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Malaysia Airlines to fire 6,000 workers and set up new company

That’s nearly one third of the workforce.

Image: AP/Press Association Images

MALAYSIA AIRLINES IS set to fire 6,000 staff in a major restructuring of the company, as it struggles to recover from the loss of two jetliners in March and July.

The wholesale redundancies amount to almost one third of the stricken airline’s 20,000-strong workforce, and is more severe than had been expected by industry experts.

Furthermore, a new company is set to be established, that will take over the existing Malaysia Airlines business and its reduced staff.

Khazanah Nasional, the state investment company that owns 69% of Malaysia Airlines, announced the drastic measures today.

Malaysia Airlines Overhaul Source: AP

The radical overhaul will cost about 6 billion ringgit (€1.4 billion), and the Malaysian government will also buy out the remaining 31% – making the air carrier 100% state-owned.

At a press conference today, Khazanah also announced it had begun looking for a new CEO, to replace Ahmad Jauhari Yahya by the end of this year.

“The combination of measures announced today will enable our national airline to be revived,” said Khazanah managing director Azman Mokhtar.

The new incarnation of Malaysia Airlines is set to be established by July 2015.

Malaysia Airlines Overhaul Source: AP

The national airline had already been undergoing severe losses for several years before the disappearance of Flight 370 and its 239 passengers and staff in March.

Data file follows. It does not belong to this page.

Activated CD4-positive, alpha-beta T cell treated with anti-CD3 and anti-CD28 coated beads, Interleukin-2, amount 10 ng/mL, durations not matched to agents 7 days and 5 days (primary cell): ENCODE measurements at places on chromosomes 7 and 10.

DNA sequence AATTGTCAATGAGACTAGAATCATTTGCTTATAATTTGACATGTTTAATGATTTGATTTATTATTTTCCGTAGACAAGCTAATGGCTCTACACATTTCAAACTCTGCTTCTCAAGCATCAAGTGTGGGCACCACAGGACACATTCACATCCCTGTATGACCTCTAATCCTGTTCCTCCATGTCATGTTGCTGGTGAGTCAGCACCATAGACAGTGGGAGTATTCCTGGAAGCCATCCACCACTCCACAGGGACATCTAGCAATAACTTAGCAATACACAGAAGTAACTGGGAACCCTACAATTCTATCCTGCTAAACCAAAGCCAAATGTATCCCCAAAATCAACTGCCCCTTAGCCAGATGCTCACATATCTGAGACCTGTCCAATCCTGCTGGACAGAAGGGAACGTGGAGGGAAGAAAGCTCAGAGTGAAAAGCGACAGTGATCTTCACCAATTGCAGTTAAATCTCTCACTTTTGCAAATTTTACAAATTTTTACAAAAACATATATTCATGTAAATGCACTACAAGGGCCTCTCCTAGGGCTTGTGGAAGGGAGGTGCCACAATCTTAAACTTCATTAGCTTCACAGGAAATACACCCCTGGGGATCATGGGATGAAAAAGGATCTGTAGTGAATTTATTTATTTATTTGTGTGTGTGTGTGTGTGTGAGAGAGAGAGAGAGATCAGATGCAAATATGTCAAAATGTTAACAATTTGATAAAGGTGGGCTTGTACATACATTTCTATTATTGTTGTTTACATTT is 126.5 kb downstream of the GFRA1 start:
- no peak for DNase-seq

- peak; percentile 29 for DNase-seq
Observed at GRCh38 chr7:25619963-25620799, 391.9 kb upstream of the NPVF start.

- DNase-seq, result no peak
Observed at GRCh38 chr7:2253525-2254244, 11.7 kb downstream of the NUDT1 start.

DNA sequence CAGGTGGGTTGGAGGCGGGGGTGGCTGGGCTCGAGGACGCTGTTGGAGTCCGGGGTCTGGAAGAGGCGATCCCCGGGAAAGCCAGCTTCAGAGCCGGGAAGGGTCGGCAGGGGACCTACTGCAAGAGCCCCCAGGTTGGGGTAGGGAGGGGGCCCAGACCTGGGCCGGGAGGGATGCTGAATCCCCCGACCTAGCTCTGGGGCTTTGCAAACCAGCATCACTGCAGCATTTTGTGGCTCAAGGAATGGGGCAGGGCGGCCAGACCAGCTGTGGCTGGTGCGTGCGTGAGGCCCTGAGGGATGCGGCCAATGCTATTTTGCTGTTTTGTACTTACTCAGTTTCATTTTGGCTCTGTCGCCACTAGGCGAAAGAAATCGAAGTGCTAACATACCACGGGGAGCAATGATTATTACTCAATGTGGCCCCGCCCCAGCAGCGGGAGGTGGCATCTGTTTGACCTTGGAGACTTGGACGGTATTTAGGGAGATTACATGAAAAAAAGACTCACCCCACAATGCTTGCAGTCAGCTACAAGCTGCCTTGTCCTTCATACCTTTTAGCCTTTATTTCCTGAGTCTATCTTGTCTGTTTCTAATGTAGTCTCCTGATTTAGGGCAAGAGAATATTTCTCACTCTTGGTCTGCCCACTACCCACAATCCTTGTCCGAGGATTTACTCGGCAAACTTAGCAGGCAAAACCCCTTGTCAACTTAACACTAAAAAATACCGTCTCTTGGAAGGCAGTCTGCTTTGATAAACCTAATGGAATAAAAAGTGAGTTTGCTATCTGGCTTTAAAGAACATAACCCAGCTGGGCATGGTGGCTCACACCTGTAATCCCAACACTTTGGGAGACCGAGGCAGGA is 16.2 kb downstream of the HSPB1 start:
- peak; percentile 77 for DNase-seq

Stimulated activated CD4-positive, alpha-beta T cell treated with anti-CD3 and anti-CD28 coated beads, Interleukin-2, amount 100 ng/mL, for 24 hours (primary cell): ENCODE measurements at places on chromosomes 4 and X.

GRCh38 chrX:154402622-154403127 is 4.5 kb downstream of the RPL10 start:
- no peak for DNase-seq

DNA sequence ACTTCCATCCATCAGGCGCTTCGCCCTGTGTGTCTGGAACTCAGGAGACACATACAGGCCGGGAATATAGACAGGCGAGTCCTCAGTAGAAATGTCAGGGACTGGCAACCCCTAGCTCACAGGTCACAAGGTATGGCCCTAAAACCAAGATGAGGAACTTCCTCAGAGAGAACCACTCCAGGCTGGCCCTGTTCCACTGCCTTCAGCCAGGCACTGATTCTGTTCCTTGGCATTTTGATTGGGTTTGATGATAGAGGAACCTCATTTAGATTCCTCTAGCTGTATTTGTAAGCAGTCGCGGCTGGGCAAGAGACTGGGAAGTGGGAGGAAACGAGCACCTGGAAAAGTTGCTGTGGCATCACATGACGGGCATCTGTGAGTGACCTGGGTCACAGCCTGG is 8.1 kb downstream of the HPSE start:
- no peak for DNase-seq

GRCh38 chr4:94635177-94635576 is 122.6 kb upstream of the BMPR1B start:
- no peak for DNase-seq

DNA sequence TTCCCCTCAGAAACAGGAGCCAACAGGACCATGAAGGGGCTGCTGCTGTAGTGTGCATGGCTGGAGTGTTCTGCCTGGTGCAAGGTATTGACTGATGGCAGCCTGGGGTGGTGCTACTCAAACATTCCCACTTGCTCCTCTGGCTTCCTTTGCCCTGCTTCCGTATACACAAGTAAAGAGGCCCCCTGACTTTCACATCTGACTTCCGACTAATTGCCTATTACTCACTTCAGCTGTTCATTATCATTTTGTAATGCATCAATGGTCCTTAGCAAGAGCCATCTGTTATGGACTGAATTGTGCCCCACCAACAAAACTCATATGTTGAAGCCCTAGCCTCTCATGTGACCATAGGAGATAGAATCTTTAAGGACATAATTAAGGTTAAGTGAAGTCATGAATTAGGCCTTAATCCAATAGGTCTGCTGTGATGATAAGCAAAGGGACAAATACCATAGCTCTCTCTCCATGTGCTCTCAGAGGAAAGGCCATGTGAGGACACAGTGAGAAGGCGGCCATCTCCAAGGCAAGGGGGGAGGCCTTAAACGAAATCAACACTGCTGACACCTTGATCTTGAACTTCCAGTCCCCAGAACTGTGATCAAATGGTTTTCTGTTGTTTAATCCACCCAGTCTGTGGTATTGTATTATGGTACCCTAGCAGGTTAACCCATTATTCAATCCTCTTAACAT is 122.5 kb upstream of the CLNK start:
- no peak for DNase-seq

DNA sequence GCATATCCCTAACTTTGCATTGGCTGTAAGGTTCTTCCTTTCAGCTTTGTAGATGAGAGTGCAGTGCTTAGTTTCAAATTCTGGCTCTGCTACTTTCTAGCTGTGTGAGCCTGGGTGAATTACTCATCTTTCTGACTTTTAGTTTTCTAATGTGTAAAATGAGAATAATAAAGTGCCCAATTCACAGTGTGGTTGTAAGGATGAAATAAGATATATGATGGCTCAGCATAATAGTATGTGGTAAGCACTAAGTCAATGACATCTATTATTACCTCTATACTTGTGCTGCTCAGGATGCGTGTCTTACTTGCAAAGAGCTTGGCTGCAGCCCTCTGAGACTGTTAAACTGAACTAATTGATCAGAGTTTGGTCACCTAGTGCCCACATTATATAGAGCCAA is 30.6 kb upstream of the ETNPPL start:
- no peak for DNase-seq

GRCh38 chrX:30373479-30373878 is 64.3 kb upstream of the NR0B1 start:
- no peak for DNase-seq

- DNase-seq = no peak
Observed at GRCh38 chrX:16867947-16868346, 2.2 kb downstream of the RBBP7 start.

That was followed by the deaths of 298 people when MH17 was shot down by pro-Russian separatists over eastern Ukraine in July.

Second-quarter financial reports released yesterday showed that Malaysia Airlines’ net loss between April and June this year had widened to 307 million ringgit (€74 million), up from 176 million ringgit (€42 million) for the same period in 2013.

Significantly, those figures do not take into account further inevitable losses accruing after the shooting down of Flight MH17, which occurred on 17 July.

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The tragedies have scarred the airline’s brand, once associated with high-quality service.

Travelers on recent long-haul flights have posted photos on social media of nearly empty cabins and departure lounges.

The airline says passengers fell 11 percent in July from the year before.

Contains reporting from the Associated Press.

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Dan MacGuill

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